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I have a complex encoding function in Pure Perl which I am converting to XS in the hope of gaining a performance boost.

The function I am converting to XS needs to recursively call itself. I can see how to use call_sv [thanks to "man perlcall"] to call Pure Perl functions.

But how the heck do I call myself (or any other XS function) from within XS?

(P.S. Efficiency is very desirable...)

Can somebody throw me a hint? Or an example? P-p-p-please!

UPDATE: First answer was absolutely correct. Calling out to recursive pure C functions works just fine.

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cross-posted in Perlmonks: perlmonks.org/?node_id=1029459 –  salva Apr 19 '13 at 9:25

1 Answer 1

up vote 9 down vote accepted

Don't. XS is a mechanism to provide a Perl interface to a C function. Don't call the XS function from the C function (for which you'd use call_sv or the like); call the C function from the XS function.

Write your recursive C function and keep it outside of the XS code (before the MODULE = line or in a separate .c). Call it from a thin XS wrapper.

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Ah... indeed I very much considered that approach. The problem is that I am using croak as my exception handling mechanism, and pure-C won't allow me to do that, will it? –  the.jxc Apr 19 '13 at 9:01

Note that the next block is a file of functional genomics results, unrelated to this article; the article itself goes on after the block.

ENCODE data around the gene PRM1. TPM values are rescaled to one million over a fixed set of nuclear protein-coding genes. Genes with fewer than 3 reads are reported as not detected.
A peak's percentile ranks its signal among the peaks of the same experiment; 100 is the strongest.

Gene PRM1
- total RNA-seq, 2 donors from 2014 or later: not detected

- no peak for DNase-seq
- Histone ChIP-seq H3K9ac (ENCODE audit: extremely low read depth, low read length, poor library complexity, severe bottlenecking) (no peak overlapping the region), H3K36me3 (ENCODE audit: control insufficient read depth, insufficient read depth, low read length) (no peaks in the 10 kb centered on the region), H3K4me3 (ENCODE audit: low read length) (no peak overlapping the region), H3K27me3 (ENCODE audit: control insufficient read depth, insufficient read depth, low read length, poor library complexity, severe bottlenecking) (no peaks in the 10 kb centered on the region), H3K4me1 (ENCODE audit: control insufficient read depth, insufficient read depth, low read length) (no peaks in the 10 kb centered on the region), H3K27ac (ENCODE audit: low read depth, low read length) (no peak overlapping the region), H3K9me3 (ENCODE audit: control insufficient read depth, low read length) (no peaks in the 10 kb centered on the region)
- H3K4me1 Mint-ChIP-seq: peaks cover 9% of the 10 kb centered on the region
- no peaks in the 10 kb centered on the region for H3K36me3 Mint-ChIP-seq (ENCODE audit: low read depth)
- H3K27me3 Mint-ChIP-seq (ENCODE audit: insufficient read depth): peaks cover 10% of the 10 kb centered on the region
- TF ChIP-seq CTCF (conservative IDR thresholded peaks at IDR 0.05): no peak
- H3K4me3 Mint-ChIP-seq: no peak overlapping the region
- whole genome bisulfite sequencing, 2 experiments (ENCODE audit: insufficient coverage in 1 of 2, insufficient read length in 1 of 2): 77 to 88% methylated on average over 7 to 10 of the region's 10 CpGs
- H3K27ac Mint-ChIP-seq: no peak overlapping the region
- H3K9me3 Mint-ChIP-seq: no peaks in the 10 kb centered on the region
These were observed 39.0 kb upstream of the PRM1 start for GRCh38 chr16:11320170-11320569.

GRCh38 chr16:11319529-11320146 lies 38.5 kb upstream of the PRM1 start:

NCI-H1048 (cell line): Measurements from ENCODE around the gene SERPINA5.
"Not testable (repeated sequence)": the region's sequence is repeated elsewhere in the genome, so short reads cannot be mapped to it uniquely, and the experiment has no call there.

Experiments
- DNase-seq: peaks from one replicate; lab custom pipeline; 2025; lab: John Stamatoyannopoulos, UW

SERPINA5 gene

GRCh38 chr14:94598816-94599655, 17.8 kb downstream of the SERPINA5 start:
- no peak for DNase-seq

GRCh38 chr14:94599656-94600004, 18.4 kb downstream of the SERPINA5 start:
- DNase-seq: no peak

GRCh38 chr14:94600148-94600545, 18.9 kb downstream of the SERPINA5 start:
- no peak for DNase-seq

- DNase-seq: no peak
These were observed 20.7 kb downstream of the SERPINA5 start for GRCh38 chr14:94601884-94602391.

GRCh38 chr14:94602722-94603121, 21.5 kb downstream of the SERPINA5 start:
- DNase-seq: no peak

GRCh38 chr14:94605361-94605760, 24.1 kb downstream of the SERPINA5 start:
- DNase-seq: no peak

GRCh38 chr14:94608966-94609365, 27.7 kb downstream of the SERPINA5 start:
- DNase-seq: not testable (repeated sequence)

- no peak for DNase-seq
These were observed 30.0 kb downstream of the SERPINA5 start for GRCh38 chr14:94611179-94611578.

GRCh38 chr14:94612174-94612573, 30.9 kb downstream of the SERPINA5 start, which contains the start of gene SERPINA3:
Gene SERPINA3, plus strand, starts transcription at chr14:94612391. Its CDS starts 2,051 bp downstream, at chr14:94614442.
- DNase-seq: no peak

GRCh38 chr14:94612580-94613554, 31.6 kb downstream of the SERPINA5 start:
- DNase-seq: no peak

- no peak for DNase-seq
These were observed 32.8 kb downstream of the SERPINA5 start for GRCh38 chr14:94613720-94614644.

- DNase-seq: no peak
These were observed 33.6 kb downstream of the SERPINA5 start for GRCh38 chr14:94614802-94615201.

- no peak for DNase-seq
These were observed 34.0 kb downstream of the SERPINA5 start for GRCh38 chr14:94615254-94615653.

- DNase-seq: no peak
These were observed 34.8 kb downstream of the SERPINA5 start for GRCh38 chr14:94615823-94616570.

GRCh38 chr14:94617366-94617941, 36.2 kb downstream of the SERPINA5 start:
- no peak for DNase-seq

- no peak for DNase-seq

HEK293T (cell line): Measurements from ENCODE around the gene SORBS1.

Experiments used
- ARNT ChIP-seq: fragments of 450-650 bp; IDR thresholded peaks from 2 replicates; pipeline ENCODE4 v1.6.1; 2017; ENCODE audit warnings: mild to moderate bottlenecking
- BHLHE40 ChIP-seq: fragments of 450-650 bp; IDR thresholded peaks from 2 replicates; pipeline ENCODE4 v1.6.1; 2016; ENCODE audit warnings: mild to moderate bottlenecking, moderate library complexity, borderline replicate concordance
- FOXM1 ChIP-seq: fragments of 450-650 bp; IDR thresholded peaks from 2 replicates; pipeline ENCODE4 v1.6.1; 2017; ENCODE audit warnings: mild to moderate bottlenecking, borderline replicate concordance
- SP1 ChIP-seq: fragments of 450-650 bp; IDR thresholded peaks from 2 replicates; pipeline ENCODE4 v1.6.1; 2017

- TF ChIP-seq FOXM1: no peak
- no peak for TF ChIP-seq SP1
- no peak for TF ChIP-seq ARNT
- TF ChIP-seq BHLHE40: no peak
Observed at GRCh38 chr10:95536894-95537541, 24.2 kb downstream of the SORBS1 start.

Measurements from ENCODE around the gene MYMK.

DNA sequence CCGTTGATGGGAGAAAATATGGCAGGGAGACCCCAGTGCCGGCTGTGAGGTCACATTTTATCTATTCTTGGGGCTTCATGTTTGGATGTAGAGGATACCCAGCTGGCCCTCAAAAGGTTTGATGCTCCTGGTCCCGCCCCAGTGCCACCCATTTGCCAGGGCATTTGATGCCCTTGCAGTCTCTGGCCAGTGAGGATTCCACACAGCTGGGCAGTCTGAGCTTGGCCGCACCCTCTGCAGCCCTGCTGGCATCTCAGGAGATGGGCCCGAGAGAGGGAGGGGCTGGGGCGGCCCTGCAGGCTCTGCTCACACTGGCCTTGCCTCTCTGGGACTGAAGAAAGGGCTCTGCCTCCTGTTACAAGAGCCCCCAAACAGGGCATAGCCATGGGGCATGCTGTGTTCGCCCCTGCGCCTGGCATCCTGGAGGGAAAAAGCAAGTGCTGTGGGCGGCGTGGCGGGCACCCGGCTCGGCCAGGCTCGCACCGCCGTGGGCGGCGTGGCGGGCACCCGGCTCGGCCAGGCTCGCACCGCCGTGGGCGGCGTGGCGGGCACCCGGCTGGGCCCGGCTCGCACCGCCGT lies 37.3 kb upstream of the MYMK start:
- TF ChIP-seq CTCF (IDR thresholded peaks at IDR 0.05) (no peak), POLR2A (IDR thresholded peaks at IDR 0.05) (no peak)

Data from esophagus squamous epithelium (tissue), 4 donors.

Also, the parsing function is being driven by Perl hash structures (for encode) and is constructing hash structures (for decode). So I am parsing and working with SV structures throughout the code. Having the main function be in XS means XS will handle all my header files, and I can use mortals to ensure my SV buffers are reference counted properly. So ditching XS would be my last resort! –  the.jxc Apr 19 '13 at 9:08
    
@the.jxc: You can use Perl data structures and functions from the Perl C API in your C functions, that is not an issue. –  salva Apr 19 '13 at 9:23
    
@salva: Yeah, and even the reference counting I guess I can cope with. It's the "croak" that is the real challenge. –  the.jxc Apr 19 '13 at 9:37
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@the.jxc: No problem with that either, you can use croak from the C functions. Personally, I like to pass the perl context explicitly using the THX set of macros and then call croak as Perl_croak(aTHX_ format, ...), but I think that just calling croak(fmt, ...) should also work. –  salva Apr 19 '13 at 9:56

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